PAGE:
“A Roadmap for Change: International Strategies for Improving End-of-Life Care” 15 McGill J. L. & Health 119 Daphne Gilbert
University of Toronto Law Journal vol. 72
“Of Linchpins and Bedrock: Hope, Despair, and Pragmatism in Animal Law” 72 U. Toronto L.J. 468 Jessica Eisen
“Heritage Preservation Easements, Urban Property, and Heritage Law: Exploring Canadian Common Law and Civil Law Tools for Responding to International Cultural Preservation Frameworks for Cities” 72 U. Toronto L.J. 436 Sara Gwendolyn Ross
“The Death of Law? Computationally Personalized Norms and the Rule of Law” 72 U. Toronto L.J. 373 Timothy Endicott , Karen Yeung
“The Judicial Review of Legality” 72 U. Toronto L.J. 403 Natalie R Davidson , Leora Bilsky
The Canadian Association of Law Libraries (CALL/ACBD) has just announced a short-list of nominees for the 2022 Hugh Lawford Award for Excellence in Legal Publishing. The award honours Hugh Lawford (1913-2009), Professor of Law at Queen’s University and the founder of Quicklaw.
The award is given to a publisher (whether for-profit or not-for profit, corporate or non-corporate) that has demonstrated excellence by publishing a work, series, website, or electronic product that makes a significant contribution to legal research and scholarship.
“A comprehensive and free guide sophisticated enough for specialist litigators, but also straightforward and understandable for law office staff, self-represented litigants, and the general public.”
LexisNexis for The Encyclopedic Dictionary of Canadian Law by Kevin P. McGuinness
“The definitions provided in this text are taken predominantly from both Canadian jurisprudence and statutes and also include important terms from pertinent related fields such as economics, sociology, political science, forensic medicine, science and engineering, business and accounting, and many others.”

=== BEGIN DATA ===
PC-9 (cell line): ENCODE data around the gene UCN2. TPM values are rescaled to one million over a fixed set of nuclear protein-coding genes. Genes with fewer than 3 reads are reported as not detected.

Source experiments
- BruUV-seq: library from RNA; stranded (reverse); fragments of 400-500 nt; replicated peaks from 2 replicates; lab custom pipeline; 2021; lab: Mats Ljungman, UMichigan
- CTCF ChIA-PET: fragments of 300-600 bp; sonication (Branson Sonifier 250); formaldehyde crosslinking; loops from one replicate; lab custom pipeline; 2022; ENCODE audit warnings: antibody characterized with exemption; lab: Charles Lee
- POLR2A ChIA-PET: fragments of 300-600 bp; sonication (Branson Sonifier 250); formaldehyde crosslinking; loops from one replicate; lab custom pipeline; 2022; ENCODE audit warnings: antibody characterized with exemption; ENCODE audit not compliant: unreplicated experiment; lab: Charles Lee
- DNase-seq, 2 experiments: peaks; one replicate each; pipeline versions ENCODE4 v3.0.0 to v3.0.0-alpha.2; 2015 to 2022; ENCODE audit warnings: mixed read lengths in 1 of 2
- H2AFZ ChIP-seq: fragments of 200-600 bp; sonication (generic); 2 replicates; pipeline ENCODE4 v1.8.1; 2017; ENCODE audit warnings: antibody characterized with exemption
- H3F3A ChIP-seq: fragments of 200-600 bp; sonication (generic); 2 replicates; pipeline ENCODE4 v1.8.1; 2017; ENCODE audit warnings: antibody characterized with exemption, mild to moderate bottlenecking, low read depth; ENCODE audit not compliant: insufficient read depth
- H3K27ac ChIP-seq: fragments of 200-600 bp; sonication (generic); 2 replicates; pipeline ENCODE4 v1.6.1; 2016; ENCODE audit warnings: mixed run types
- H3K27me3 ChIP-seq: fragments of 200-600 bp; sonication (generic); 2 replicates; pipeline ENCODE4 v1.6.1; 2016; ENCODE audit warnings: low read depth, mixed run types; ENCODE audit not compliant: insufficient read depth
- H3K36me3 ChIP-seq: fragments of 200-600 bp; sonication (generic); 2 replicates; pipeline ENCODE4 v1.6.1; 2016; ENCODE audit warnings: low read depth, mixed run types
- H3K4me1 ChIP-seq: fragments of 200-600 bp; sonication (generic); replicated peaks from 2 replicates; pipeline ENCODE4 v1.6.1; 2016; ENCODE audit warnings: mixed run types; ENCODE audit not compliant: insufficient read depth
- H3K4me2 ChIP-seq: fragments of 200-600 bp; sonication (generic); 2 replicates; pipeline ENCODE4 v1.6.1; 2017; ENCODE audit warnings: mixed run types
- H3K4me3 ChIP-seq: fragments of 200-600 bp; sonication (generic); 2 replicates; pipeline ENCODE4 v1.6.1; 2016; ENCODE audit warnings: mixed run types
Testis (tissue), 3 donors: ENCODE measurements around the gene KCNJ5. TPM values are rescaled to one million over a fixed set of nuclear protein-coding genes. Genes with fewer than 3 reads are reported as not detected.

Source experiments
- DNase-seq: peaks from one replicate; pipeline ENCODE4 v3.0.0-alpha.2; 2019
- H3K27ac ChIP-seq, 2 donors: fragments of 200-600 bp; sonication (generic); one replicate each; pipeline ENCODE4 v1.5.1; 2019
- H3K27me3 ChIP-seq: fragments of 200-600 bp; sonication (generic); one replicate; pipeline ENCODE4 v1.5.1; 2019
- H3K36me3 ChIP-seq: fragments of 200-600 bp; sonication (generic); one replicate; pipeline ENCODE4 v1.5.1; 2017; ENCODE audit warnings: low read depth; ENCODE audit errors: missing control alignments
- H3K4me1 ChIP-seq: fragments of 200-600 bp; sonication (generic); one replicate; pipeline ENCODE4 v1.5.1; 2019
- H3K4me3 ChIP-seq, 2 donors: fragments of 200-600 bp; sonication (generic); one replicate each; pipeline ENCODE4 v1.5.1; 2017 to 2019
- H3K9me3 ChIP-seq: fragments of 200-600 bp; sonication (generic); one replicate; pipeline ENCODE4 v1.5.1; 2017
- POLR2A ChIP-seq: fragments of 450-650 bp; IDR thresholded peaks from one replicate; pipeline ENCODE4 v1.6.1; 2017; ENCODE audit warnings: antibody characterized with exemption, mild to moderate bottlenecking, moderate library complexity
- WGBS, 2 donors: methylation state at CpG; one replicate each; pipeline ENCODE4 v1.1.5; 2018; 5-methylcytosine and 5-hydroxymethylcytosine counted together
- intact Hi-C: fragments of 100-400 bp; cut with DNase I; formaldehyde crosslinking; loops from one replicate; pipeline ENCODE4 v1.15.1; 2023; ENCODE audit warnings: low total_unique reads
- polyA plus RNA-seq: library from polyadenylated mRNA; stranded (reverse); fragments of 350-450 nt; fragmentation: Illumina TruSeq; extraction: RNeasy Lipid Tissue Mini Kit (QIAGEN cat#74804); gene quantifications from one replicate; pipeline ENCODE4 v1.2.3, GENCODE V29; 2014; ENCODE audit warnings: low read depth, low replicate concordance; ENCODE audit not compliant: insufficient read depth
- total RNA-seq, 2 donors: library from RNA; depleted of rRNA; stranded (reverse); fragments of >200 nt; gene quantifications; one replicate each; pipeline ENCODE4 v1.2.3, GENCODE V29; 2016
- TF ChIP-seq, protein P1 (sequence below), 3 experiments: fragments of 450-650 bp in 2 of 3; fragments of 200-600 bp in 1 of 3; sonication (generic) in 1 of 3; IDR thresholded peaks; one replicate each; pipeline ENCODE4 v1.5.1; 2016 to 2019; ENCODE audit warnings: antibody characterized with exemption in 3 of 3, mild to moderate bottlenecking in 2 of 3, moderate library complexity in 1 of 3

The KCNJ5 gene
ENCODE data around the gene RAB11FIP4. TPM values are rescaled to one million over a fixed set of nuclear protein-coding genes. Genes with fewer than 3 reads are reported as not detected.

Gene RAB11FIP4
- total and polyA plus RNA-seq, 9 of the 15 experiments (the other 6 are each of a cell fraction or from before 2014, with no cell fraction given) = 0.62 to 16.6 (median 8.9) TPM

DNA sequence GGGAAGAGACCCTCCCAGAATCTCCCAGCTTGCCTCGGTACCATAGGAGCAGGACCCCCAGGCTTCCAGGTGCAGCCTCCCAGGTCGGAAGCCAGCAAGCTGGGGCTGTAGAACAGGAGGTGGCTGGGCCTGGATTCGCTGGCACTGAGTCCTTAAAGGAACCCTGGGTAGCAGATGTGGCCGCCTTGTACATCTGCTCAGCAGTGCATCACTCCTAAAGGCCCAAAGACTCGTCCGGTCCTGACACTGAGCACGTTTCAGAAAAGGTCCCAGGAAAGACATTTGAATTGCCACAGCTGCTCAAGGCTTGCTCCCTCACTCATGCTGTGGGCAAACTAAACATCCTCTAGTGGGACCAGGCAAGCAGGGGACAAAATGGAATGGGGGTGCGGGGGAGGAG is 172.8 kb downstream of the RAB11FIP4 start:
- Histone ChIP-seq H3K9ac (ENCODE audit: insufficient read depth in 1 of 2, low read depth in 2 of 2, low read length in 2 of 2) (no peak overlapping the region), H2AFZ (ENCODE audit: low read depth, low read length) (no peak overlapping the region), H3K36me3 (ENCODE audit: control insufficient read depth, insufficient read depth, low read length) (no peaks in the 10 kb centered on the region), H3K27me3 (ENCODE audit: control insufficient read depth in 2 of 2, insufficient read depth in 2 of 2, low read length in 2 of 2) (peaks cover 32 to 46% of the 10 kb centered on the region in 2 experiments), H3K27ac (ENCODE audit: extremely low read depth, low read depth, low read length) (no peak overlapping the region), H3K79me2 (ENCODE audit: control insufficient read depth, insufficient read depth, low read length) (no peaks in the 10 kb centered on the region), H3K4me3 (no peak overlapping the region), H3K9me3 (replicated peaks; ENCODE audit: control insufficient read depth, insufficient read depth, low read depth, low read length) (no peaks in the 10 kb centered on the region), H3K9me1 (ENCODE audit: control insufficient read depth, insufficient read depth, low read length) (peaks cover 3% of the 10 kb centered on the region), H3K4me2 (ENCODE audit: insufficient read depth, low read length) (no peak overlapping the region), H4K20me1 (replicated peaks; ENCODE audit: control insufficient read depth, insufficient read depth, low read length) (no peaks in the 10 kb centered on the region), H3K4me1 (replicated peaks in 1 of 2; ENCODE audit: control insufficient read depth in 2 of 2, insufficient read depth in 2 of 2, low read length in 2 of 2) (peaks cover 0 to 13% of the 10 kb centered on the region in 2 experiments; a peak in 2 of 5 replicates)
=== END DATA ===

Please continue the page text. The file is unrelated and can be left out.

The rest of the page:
Emond for Modern Criminal Evidence, Brian H. Greenspan and Vincenzo Rondinelli, General Editors.
“A truly practical and comprehensive guide to criminal evidence law in Canada that guides readers through evidentiary issues in all components of criminal law, providing insight from Crown, defence, and judicial perspectives.”LexisNexis for The Encyclopedic Dictionary of Canadian Law by Kevin P. McGuinness.
One of the strengths of the Manitoba Law Library is our range of texts on evidence. We have titles specific to criminal law and family law, digital evidence, expert evidence, and section 24(2) of the Charter.
To help you browse, we’ve compiled some of our most recent print and online titles into this virtual book display.
How to use this display
Click on the image of a title you’re interested in to view the catalog listing (includes the abstract and subject headings).
Our library catalog allows you to create a reading list and keep track of titles. Click “select” at the bottom left of the book’s catalog record. You can add as many titles as you like to your list and email or print it for future reference.
We hope you enjoy this digital book display!
The following print titles are available:
Print & Online
The following titles are available in print as well as online in Emond’s Criminal Law Series available through the Law Society Member Portal:
The guide summarizes material on the sentencing of transgender and gender nonconforming offenders in the following topic areas:
Effect on moral blameworthiness and mitigation
Conditions of imprisonment
Placement in men’s or women’s prisons
The guide is especially timely given sentencing courts recognition of transgender identity as an important factor in imposing a proportionate sentence.
It is licensed under CC BY 4.0, meaning that it can be copied and distributed freely, in whole or in part, if the attribution to rangefindr.ca and the author is intact.
The guide also coincides with the activation of a new tag in Rangefindr: “Accused: Transgender/Gender non-conforming.” This tag allows users to easily find sentencing judgments in which the offender was transgender.
The Manitoba Law Library would like to acknowledge with gratitude that we are situated on Treaty One Territory, the traditional lands of the Anishinaabe, Cree and Dakota peoples, and the homeland of the Métis Nation.
Printing and Photocopying
If you need to use the library’s printing and photocopying services you will need to create an account. See us at the front desk for assistance.